If you have ever watched "The Amazing Race" TV show on CBS network, you know the protocol. A diverse collection of two-person teams race around the world at breakneck pace, stopping at various tourist traps, landmarks and special events. At these colorful pit stops, they are usually required to participate in various contests and exercises: scaling mountains and walls and ladders into the stratosphere; dancing some intricate local tribal dances or engaging in some arcane ceremony; answering questions and quizzes about the history of wherever they are, and so forth. After they perform some telegenic activity (whilst inevitably arguing with each other about who is going to do it, who is right, etc)... they pick up the sacred clue to the next location, and off they go. The last pair to arrive at each locale is eliminated, until finally, there is one pair left, who are thereby proclaimed the winners.
Needless to say, it probably isn't easy to find distinctive, cool places to send the contestants. There is a bit of a travelogue on each show, as narrators quickly explain local history and customs, and provide interesting details, such as how many feet into the air they will have to climb, or how far away they are from such-and-such or so-and-so. It all tends to run together, so the challenge is to make each new location stand out and become uniquely interesting to the viewer.
Sometimes a locale is obviously chosen strictly for its emotional or political value, to stop viewers from getting bored and picking up that deadly remote. Or to get some drama going from the contestants' reactions to such a place.
On the March 17th show, it was Hanoi. HANOI.
I was somewhat dumbfounded.
As soon as I saw the smashed-up B-52, I thought, oh shit. I saw that coming like a freight train.
And then I instantly wondered... who is working for CBS? Who is working for "The Amazing Race"? Do they not associate with regular people out here in the American heartland? Do they understand the emotional reaction to a downed American B-52 from The Vietnam War? Good Lord.
Well, John McCain did, and a bunch of other veterans did, too. The shit hit the fan in short order.
Usually, it is "Amazing Race" contestants with loose lips that stir up controversy for being insensitive, offensive, or ugly Americans while dashing around the less scenic or underprivileged countries of the world on the competition reality show. But with last week's Vietnam-based episode, it was the producers and network that found themselves on the receiving end of public backlash.And yes, they got their official apology.
Veterans, conservative newscasters, politicians like Arizona Sen. John McCain, and plenty of the show's fans were upset that the show filmed at the site of a crashed U.S. B-52 bomber, and featured a segment where players had to listen to a pro-communist anthem being sung in front of a portrait of Ho Chi Minh and then find one of the song's lyrics in a sea of propaganda posters. Vietnam War veteran and American Legion National Commander James E. Koutz sent a letter to CBS Thursday, asking that the network apologize for "its disgraceful slap-in-the face administered to American war heroes. We only wish that the network would not be so eager to broadcast anti-American propaganda."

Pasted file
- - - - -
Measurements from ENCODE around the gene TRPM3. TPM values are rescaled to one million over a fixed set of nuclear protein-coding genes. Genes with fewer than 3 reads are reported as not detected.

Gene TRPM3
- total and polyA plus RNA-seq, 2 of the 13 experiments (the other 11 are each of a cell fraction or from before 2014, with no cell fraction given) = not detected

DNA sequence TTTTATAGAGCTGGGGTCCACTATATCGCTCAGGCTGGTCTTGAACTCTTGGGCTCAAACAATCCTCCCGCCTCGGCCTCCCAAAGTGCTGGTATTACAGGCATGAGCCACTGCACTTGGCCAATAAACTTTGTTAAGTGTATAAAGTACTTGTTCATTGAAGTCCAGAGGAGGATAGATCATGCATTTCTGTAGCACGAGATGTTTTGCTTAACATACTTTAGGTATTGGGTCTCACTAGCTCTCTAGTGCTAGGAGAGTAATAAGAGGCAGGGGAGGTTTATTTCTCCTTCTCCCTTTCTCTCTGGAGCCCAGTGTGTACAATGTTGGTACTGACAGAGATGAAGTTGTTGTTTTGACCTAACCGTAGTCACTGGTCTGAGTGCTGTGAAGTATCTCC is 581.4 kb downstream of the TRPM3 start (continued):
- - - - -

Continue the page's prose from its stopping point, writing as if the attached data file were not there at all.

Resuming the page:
From the National Post:
Senator John McCain is among those who have accepted CBS’ apology for a passage on The Amazing Race where contestants visited the wreckage of an American B-52 bomber in Vietnam, writing on Twitter that the “issue is closed.”For my part, I continue to be amazed at the mainstream media's general cluelessness about such matters. I could have easily predicted this reaction, as everyone I know could too.
The national commander of the American Legion, James Koutz, has also accepted the apology. Commander Koutz said said he believed it was sincere and heartfelt.
The segment aired March 17 and angered many veterans, particularly those who served in the Vietnam War. As part of its scavenger hunt game, contestants on the show had to visit the site in Hanoi, which Vietnamese authorities turned into a memorial.
Before this Sunday’s edition of The Amazing Race, host Phil Keoghan read a statement apologizing to veterans and families who may have been offended.
As I asked, above: WHO works for these people? Didn't anybody on the show's staff speak up and say, "Hey, ya think maybe this isn't such a good idea?"